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Keywords:

  • agricultural intensification;
  • agri-environment schemes;
  • biodiversity conservation;
  • Common Agricultural Policy;
  • vigilance

Summary

  1. Top of page
  2. Summary
  3. Introduction
  4. Methods
  5. Results
  6. Discussion
  7. Acknowledgements
  8. References
  9. Supporting Information
  • 1
    European farmland bird populations have fallen dramatically and sympathetic management of key habitats is one crucial way to help boost these populations. Maximizing the value of habitats for foraging birds has largely focused on practical measures to increase food abundance, but energy intake, the key determinant of habitat quality, is also affected by food accessibility and perceived predation risk. We tested the importance of manipulating perceived predation risk and access to food on the distribution of birds on stubble fields, a key wintering habitat for many UK species and used by many species in different parts of the world.
  • 2
    Recent evidence suggests simple reductions in vegetation height alter perceived predation risk for some species. Light cultivation, by scarification of the soil surface, could potentially alter both perceived predation risk (via changes in vegetation structure) and food availability (by opening up the soil and bringing seeds to the surface) and so be a single solution to enhancing suitability of stubble fields for birds. In experiment 1, we investigated the effects of changing vegetation height (via topping) and scarification on vegetation structure, seed density and distribution of farmland birds, using a 2 × 2 factorial within-field design. In experiment 2, we tested the temporal effects of scarification on bird distribution, using a similar within-field design.
  • 3
    Scarified plots supported higher abundances of invertebrate feeders (e.g. thrushes). Plots that were scarified within the last 1–13 days were used more by invertebrate feeders and granivores (e.g. yellowhammer) than plots scarified 2–4 months ago. Both results were probably a consequence of food availability being temporarily increased by scarification making prey more accessible.
  • 4
    Granivorous passerines and invertebrate feeders preferred plots with shorter stubble while the abundance of skylarks, partridges, pigeons and meadow pipits was higher on plots with taller stubble. This was probably the result of differing anti-predation strategies.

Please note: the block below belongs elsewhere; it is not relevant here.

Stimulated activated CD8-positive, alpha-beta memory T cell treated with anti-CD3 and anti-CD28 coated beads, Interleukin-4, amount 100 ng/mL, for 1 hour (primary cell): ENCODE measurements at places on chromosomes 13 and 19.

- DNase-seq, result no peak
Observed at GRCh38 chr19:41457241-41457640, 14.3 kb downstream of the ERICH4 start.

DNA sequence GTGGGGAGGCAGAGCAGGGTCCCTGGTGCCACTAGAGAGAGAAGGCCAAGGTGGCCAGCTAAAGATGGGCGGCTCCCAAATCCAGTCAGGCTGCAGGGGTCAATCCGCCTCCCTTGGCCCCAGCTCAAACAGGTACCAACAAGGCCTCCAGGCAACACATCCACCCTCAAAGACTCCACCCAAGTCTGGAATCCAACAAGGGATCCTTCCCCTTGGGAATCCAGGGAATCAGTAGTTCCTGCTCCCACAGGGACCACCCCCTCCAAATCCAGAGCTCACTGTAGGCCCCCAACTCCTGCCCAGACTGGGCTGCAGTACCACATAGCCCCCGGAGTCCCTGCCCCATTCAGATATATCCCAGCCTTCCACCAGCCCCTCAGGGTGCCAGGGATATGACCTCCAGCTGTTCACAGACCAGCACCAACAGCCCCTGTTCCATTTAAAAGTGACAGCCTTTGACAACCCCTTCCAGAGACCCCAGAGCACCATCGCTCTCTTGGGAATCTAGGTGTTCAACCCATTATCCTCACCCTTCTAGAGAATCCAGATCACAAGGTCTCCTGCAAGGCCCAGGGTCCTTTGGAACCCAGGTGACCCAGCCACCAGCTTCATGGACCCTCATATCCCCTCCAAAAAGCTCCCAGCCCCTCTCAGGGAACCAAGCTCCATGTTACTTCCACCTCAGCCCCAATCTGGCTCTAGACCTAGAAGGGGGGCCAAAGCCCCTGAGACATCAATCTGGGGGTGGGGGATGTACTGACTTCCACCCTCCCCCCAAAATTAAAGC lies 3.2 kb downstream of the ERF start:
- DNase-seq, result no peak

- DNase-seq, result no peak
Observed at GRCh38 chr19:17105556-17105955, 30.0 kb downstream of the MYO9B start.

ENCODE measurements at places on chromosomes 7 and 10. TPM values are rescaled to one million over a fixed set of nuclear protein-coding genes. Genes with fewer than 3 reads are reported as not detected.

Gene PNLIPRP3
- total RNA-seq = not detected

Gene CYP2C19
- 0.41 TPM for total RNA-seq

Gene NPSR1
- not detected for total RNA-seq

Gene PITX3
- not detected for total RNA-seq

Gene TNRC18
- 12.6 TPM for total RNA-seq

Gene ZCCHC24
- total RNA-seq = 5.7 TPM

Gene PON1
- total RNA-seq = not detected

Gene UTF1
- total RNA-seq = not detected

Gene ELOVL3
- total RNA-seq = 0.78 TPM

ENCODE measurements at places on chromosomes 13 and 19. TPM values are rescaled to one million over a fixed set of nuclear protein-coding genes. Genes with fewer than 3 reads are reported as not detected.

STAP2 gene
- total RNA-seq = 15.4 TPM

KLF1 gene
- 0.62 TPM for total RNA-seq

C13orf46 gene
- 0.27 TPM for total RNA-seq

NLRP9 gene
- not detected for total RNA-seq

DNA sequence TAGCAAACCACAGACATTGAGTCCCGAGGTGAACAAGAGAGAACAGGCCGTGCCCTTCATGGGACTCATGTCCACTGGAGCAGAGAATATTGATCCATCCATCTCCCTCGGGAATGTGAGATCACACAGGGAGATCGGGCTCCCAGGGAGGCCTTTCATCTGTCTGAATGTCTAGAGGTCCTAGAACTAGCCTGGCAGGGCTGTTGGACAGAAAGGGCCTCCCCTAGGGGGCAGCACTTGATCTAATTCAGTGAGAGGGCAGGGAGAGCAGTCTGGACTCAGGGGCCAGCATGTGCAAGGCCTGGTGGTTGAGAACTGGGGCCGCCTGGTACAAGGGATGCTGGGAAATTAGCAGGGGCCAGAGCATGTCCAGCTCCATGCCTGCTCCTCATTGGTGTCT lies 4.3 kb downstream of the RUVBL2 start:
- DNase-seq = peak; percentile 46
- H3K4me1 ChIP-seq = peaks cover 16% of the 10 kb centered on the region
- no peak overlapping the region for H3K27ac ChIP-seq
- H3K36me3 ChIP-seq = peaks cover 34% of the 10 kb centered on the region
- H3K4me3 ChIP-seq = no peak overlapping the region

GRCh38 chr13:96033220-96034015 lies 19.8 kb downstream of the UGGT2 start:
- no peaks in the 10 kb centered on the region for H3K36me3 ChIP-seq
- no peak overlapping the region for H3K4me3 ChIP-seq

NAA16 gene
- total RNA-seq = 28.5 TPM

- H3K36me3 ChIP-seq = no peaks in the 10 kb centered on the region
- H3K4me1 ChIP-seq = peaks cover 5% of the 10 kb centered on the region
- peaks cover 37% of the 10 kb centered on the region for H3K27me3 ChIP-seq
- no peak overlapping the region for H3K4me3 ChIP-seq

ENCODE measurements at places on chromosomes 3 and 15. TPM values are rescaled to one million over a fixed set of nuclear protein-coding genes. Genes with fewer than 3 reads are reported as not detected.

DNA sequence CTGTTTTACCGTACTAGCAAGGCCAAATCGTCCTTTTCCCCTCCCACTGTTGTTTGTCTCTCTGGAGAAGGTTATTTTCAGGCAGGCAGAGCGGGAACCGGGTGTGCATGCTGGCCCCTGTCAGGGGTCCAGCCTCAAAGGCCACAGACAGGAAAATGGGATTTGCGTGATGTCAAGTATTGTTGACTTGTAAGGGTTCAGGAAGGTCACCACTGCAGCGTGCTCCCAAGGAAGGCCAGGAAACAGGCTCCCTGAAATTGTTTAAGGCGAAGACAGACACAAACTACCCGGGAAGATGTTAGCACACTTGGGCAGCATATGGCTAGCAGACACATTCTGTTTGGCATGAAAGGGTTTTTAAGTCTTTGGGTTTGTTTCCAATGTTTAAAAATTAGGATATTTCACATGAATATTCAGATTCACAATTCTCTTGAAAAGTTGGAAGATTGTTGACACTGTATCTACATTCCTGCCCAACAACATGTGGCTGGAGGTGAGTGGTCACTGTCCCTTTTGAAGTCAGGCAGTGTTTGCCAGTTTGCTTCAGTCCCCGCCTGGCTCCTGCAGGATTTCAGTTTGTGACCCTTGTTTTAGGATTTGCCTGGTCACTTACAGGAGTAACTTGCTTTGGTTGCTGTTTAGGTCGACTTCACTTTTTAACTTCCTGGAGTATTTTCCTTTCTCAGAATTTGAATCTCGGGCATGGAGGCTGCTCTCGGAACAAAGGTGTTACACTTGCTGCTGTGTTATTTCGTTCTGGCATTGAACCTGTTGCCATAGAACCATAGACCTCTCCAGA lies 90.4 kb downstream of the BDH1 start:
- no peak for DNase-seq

• 5
    Synthesis and applications. Prescriptions that generate fine-scale heterogeneity should benefit a range of species. Although our work was confined to stubble fields, the importance of simultaneous consideration of predation risk and access to food is likely to apply across European farmland landscapes and elsewhere, and could apply to other arable crops and potentially to grassland systems. On stubble fields specifically, topping of part of the field in the autumn could be combined with successive strip scarification treatments throughout the winter, to provide optimal conditions for a range of species. This could be incorporated as a management option in agri-environment schemes such as the English Environmental Stewardship Scheme.

Introduction

  1. Top of page
  2. Summary
  3. Introduction
  4. Methods
  5. Results
  6. Discussion
  7. Acknowledgements
  8. References
  9. Supporting Information

Animals select foraging sites based on a trade-off between energy gain and predation risk (Lima & Dill 1990). Everything else being equal, animals will feed in patches with lower predation risk and will only feed in higher risk patches when they are rewarded with higher energy gains (Moody, Houston & McNamara 1996; Butler et al. 2005), although they can be forced to feed at suboptimal sites as a result of density dependence and competition (Sutherland 1996). Higher energy gains can be achieved most simply through higher food abundance, but also through increases in food availability mediated through detectability of food as well as accessibility (Whittingham & Markland 2002). In this study we concentrated on varying both perceived predation risk and food availability on crop stubble fields. Although our work was undertaken in the UK, stubble fields are selected by farmland birds in many different regions of the world (UK, Wilson, Taylor & Muirhead 1996; Moorcroft et al. 2002; Portugal, Moreira et al. 2005; Spain, Lane, Alonso & Martin 2001; Kenya, Gichuki 2000; Argentina, Leveau & Leveau 2004).

Vegetation structure can influence both the energy gain and perceived predation risk of a patch (Lima & Dill 1990) and is therefore likely to be an important patch characteristic influencing habitat selection. Recently, Butler, Bradbury & Whittingham (2005) demonstrated that stubble height affects within-field distribution of farmland birds in different ways according to their predator escape strategies. In general, smaller birds (e.g. yellowhammer Emberiza citrinella L. and reed bunting Emberiza schoeniclus L.) that typically fly to cover upon attack by a predator (Whittingham & Evans 2004) tended to use the half of each stubble field that had been cut short in preference to the other half of the field that contained longer stubble. In contrast, species that rely on crypsis to avoid predation (e.g. grey partridge Perdix perdix) tended to prefer longer stubble, in which they could hide.